With so much in this country at stake, now is the time to forget partisan differences and reach across party lines to make a difference during the next four years, Hollywood entertainers appearing in Washington, D.C., counseled Thursday night.

"I just think this has been a wonderful last couple of days and that's important, that people really do get to make change if they don't like things ... we have winners and losers and that's what democracy is all about," actor Joe Pantoliano (search), co-director of the Creative Coalition said.

Pantoliano spoke with reporters at the organization's "The Ball After the Ball" event at the Reagan Building in downtown Washington, D.C.

But one thing the actor and director said he does hope to see during
President Bush's (search) second term in the White House is positive change in Iraq.

"I just hope that this administration makes some serious changes and that the elections at the end of the month make a difference," he said, referring to the Jan. 30 Iraqi elections.

The Creative Coalition (search) is a nonprofit, nonpartisan, social and political advocacy organization comprised of entertainment names and faces. Founded in 1989 by actor Ron Silver, the group is working to educate and mobilizes leaders in the arts community on issues such as First Amendment rights, arts advocacy and public education.

"We work from the center of the aisle and it's really important to what we do," actor, director and Creative Coalition co-director Tony Goldwyn told party guests before singer Macy Gray took the stage to perform songs of her own as well as The Beatles' "Come Together."

"This is a great platform for us to celebrate the arts and talk about things like funding for the arts, First Amendment rights; things we really care about [with] Republicans, as well as Democrats," Goldwyn said earlier in the night.

While many of the galas and balls in Washington this week heralded Bush's election victory and celebrated four more years of him in the Oval Office, the Hollywood elite, many of whom actively criticized Bush's policies, may not have seemed a likely crowd to descend upon the nation's capital for the week's events. But there they were, capturing imaginations with bright lights and red-carpeted runways.

Many of the Creative Coalition's famous party-goers acknowledged that they didn't vote for Bush on Nov. 2. But, they said, they're not sitting around licking their wounds.

"Like it or not, [Bush] is the president of the United States and you can [complain for] the next four years or you can sit back" and be active, said actor Matthew Modine, who's been featured in movies such as "Full Metal Jacket," said.

Entertainers who passed through the media line reiterated that their involvement in the coalition isn't because of political ambitions but because of a strong desire to work on issues.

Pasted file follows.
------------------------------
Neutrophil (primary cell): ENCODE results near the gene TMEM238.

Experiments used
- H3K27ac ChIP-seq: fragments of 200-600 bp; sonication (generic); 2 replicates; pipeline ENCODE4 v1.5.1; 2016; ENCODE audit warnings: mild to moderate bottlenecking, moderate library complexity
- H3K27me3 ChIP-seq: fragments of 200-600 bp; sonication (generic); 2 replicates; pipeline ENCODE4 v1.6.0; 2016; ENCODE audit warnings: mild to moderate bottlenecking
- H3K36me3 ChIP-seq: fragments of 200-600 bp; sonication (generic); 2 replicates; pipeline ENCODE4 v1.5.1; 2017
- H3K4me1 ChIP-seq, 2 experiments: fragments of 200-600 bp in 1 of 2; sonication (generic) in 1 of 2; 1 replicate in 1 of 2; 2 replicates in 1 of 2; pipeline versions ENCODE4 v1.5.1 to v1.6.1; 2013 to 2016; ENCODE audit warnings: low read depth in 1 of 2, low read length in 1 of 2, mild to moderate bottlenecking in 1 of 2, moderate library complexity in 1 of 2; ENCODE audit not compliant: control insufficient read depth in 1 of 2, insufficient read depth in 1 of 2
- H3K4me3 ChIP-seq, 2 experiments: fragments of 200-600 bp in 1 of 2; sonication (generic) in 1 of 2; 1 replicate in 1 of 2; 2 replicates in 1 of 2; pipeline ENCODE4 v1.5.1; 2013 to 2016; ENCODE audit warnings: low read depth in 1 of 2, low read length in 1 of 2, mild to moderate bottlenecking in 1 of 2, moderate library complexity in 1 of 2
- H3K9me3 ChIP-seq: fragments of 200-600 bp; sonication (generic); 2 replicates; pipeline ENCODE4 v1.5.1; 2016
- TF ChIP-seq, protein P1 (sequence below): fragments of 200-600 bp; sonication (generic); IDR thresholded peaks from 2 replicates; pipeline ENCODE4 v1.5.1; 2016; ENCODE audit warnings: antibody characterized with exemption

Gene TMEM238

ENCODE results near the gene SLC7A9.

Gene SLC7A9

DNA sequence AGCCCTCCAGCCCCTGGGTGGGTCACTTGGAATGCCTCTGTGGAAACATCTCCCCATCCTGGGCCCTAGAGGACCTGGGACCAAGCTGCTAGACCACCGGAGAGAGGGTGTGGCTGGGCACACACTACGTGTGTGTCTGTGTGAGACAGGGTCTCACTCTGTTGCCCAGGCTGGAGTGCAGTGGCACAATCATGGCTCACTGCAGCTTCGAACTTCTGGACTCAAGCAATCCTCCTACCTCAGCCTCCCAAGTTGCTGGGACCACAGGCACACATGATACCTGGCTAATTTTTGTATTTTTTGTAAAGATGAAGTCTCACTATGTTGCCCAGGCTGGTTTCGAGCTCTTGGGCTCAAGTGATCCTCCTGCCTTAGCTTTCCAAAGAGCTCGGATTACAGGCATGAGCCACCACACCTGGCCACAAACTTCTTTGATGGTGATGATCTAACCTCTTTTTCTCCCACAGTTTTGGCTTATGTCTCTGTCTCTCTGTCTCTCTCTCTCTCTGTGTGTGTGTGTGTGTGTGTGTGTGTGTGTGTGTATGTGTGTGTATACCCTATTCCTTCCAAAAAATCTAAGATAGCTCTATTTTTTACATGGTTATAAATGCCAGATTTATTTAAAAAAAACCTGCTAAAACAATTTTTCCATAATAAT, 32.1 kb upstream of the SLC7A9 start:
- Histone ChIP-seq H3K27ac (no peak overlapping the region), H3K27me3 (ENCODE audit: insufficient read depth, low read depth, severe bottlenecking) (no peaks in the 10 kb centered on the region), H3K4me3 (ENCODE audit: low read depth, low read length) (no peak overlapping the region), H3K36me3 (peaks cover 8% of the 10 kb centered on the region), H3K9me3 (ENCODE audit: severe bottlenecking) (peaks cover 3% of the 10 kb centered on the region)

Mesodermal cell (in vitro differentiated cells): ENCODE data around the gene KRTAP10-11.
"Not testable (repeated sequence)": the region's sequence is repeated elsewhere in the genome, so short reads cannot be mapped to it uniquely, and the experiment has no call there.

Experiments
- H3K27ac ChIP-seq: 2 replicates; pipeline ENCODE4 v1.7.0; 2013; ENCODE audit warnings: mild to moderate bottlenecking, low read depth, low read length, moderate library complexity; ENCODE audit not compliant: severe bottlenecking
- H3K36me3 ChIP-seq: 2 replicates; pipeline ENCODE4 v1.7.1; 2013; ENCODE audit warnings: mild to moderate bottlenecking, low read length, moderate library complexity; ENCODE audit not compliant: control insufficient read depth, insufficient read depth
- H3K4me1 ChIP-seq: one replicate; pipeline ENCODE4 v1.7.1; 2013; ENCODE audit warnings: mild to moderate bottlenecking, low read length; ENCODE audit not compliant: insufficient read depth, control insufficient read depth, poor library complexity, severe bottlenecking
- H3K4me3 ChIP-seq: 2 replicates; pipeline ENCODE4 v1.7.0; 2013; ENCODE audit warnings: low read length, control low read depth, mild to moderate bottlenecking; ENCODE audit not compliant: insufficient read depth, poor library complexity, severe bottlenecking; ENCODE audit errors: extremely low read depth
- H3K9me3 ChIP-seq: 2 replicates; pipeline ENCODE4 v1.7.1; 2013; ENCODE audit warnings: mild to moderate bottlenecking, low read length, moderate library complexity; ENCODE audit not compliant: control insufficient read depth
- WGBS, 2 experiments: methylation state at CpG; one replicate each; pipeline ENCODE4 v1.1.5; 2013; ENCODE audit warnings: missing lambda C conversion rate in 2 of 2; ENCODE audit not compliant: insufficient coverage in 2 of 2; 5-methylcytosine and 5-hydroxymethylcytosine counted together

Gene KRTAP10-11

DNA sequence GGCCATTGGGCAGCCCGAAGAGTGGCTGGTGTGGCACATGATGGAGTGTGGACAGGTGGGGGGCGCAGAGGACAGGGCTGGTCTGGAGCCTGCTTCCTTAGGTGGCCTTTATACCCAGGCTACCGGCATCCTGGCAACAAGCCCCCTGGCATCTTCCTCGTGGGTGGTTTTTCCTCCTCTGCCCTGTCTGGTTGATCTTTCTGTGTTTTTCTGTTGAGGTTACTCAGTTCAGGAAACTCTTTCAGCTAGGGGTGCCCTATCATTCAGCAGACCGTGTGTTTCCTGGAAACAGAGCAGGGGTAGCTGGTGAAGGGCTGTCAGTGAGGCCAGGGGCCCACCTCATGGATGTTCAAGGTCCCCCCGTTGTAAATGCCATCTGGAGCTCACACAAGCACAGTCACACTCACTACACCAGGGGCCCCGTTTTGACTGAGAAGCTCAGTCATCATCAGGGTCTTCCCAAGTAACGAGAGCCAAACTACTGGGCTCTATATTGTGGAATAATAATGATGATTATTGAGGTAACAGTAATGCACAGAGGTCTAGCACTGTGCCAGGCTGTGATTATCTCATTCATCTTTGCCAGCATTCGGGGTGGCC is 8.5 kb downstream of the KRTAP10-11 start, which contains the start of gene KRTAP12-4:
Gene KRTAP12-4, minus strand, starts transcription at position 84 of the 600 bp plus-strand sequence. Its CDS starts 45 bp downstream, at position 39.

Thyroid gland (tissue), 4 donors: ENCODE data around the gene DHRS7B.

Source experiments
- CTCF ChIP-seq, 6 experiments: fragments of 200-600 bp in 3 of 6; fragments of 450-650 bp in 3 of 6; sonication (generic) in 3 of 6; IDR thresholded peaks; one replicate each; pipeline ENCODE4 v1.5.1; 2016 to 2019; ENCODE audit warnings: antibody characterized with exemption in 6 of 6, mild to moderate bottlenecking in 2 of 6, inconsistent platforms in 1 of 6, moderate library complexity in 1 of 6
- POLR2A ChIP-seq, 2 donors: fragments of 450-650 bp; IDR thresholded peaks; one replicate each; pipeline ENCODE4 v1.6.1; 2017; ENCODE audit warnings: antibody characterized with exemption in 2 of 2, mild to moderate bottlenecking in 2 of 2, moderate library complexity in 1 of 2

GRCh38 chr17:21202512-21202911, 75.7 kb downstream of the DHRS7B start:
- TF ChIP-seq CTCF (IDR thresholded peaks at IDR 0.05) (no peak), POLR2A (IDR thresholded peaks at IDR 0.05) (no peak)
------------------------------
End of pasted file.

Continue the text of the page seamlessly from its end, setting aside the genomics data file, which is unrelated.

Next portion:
"I think it's more of a neo-conservative thing to be angry and bitter ... progressives tend to be more inclusive," Hill Harper, known for his role as Dr. Sheldon Hawkes on CBS' "CSI: NY," said.

"That's what the Creative Coalition stands for ... I would like to focus on what can be done," he said.

Goldwyn, who played the dark character, Carl Bruner, in the 1990 smash-hit, "Ghost" and more recently co-starred in "The Last Samurai," added: "We purposefully don't take on issues that are specifically partisan issues. Joey [Pantoliano] and I are here to say, 'Hey, let's work together.'"

One issue of paramount importance to the coalition is keeping entertainment-related jobs in the United States and not outsourcing them to other countries where production costs may be lower. Among other things, the group is lobbying various state governments to encourage tax credits or similar incentives to ensure American television shows and movies are still predominantly made in America.

"It's not just that actors have to travel but when we got to Romania, we're not taking American workers over there, we leave a 60-some person crew behind," said Modine.

He noted that in the New York City area alone, there are about 75,000 people active in the movie and television industry.

"If those productions go away, that's a lot of people out of jobs," he said.

Jonathan Lipnicki, who became famous portraying little Ray Boyd in "Jerry Maguire," added: "A lot of people think it's the rich directors and actors that are hurt but it's not just them ... it's also people with families to support" that get hurt when production work is outsourced.

While the 14-year-old Lipnicki considers himself "nonpartisan," he said one issue in which he is particularly interested is stem-cell research; Lipnicki has testified before Congress on behalf of juvenile diabetes research.

"I feel it's very important; it really is key to lots of success with diabetes and a lot of other diseases," he said.

And it's no secret that when a celebrity speaks up for or against a certain cause, it tends to get more attention in Washington than do their pedestrian counterparts.

"Now that I've got a little bit of a profile — it only lasts five minutes anyway," Mario Van Peebles, who is currently filming "Carlito's Way: The Beginning," said. "If I can lend it to anything to mean something, I would do that," he said.